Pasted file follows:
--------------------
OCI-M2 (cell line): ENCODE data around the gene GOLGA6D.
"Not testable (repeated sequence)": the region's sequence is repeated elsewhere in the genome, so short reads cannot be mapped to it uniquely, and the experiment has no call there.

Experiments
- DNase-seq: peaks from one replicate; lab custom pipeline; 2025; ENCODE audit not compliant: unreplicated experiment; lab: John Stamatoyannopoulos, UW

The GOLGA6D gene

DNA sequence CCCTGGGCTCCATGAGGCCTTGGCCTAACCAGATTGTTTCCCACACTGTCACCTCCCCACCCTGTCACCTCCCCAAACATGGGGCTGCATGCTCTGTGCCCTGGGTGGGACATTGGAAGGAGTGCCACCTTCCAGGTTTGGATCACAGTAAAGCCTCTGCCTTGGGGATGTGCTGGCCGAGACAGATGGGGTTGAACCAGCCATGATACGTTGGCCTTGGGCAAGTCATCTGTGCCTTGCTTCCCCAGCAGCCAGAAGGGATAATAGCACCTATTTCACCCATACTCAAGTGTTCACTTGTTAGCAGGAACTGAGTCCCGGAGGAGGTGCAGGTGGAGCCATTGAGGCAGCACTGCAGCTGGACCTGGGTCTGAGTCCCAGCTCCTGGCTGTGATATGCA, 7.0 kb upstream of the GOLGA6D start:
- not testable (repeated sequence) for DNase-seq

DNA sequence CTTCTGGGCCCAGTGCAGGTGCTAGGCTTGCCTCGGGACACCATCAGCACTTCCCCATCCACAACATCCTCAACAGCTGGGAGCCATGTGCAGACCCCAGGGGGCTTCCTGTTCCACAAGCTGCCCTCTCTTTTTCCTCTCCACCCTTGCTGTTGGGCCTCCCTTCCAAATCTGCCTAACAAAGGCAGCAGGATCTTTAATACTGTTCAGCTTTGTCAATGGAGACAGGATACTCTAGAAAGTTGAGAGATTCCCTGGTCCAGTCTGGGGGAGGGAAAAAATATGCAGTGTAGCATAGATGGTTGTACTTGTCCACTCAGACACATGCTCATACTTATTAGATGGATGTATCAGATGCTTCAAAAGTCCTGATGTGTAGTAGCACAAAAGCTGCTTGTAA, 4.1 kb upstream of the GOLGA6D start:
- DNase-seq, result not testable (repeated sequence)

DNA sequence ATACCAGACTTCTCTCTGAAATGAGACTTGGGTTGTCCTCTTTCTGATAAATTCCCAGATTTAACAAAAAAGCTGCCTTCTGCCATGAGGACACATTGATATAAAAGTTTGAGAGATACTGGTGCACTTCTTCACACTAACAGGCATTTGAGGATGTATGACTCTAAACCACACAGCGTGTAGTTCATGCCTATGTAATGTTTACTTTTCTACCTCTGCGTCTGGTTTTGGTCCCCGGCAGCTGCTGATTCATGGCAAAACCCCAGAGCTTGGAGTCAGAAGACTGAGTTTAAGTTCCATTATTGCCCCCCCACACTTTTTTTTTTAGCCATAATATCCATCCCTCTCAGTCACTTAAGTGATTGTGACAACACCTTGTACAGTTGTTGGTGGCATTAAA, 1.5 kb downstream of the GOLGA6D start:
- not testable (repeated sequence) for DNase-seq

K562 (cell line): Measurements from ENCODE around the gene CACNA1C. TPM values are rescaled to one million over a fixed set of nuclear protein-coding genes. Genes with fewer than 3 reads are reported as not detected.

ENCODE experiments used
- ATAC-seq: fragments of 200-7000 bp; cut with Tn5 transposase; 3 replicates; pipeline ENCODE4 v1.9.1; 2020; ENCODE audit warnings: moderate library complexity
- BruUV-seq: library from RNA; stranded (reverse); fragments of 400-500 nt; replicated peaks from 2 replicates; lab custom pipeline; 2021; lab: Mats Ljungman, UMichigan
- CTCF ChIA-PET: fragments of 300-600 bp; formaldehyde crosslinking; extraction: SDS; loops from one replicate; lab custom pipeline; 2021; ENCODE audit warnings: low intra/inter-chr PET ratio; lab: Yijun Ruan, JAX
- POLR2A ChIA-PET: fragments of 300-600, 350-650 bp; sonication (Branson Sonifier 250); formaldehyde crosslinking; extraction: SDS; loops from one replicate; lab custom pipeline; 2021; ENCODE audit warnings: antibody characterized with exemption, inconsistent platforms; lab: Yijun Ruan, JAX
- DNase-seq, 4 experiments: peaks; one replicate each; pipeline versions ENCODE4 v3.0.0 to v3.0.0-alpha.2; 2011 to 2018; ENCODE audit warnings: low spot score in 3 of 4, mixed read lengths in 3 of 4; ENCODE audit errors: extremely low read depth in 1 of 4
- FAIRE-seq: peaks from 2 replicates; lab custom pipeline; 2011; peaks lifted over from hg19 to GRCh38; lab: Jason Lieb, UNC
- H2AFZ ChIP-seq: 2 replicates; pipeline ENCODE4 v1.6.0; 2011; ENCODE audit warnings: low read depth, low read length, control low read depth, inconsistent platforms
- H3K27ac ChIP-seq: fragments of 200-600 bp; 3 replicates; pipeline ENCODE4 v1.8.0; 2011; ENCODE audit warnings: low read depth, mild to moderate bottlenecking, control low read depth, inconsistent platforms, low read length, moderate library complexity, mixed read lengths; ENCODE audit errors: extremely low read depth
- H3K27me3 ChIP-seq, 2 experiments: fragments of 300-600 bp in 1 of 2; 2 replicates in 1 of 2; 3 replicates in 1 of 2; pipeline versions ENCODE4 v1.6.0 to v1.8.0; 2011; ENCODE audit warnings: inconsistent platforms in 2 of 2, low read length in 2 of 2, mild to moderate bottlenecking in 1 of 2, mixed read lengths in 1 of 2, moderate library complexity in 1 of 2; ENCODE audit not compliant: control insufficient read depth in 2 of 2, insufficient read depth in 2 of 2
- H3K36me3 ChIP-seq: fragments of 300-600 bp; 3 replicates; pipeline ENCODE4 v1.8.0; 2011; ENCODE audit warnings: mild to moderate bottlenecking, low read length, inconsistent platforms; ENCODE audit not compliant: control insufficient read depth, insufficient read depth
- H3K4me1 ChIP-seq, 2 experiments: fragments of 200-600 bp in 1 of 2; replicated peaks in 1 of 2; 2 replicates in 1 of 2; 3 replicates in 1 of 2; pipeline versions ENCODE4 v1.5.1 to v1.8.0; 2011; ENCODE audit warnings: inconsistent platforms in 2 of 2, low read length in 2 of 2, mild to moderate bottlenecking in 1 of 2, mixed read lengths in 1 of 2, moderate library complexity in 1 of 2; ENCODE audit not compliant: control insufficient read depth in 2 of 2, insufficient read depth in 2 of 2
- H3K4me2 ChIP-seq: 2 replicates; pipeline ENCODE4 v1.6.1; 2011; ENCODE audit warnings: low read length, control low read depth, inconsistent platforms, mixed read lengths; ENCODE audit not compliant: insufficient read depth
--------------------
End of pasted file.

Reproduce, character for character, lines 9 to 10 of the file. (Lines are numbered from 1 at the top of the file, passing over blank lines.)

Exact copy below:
- DNase-seq, result not testable (repeated sequence)

DNA sequence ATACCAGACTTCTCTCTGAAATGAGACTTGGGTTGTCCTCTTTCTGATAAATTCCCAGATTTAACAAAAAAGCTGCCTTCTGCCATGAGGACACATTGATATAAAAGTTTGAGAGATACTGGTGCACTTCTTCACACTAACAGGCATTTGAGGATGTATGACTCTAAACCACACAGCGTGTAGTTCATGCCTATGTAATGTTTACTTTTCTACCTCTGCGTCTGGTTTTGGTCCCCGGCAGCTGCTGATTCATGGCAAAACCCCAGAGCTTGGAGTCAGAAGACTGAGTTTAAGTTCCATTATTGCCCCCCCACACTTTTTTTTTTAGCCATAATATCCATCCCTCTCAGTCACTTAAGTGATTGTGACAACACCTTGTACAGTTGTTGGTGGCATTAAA, 1.5 kb downstream of the GOLGA6D start: